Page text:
Cultural clashing

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Yu Garden, Shanghai, where the government actually attempts to preserve China’s original structural style for the purpose of attracting tourists.

Despite the modernization, which seemed to have hit the nation with blunt-force trauma, Chinese culture is traditional. The people are conservative, life is conventional, and sexism is unfortunately still a prominent part of family culture. But when globalization and westernization forces itself into a traditional society, some interesting scenes appear on these streets.

Being in the urban area that we are, Shanghai is abundant with malls, Starbucks, McDonalds, and all things American. Some areas even resembled the streets of New York City, if you just ignore the old Chinese men pedaling around in their loaded rusty tricycles and the street vendors selling scallion pancakes and duck intestines.

After visiting the Yu Garden (豫园), a tourist attraction that didn’t actually have any sort of vegetation despite its name’s implications, I got to see a part of the city that actually attempts to sustain the Chinese traditional scenery, while appeasing western tourists and the youth of China. What resulted were some intense clashing of old heritage and the new age.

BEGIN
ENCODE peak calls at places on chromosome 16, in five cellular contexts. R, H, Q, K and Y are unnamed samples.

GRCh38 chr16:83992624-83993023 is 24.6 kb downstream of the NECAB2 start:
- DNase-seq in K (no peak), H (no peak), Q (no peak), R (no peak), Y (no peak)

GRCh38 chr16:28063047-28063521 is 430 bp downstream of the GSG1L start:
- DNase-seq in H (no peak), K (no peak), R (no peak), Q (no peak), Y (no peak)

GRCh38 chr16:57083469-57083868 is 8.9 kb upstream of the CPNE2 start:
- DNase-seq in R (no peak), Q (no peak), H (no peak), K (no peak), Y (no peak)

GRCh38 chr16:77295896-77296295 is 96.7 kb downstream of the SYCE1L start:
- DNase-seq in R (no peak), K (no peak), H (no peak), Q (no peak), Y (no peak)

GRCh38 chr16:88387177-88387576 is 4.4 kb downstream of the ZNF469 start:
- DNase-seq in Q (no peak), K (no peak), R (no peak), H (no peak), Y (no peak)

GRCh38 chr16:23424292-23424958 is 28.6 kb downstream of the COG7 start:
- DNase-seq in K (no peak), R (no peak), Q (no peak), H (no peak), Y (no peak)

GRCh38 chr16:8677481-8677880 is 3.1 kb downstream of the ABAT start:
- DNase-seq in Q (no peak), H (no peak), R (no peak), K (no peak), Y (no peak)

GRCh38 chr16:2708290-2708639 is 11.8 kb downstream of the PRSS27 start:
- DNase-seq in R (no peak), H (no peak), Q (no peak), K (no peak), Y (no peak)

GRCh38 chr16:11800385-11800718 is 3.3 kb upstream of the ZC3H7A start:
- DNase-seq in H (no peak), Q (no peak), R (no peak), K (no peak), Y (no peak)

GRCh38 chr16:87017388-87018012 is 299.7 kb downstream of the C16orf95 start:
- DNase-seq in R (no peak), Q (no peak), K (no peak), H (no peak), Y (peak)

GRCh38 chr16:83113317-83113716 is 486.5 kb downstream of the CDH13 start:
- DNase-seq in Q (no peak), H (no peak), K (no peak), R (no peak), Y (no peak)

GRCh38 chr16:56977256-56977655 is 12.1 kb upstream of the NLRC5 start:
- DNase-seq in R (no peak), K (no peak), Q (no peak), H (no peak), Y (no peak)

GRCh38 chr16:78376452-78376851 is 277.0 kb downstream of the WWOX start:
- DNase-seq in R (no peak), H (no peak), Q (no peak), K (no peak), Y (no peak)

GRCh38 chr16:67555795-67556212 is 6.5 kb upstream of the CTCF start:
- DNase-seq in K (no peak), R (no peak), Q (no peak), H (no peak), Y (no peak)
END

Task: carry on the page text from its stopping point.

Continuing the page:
Even within the Yu Garden, which I would assume is structured like old streets for the purpose of a throwback vibe,  there was a Starbucks, Dairy Queen, McDonalds, and KFC on every corner. The shops selling calligraphy paintings and Cheongsams were intertwined with these chain fried chicken and ice cream shops,  spicing up the vintage ambiance with bright and familiar LED signs.

I don’t know about you, but the last thing I want when I’m visiting somewhere for a traditional taste of China is a Big Mac.

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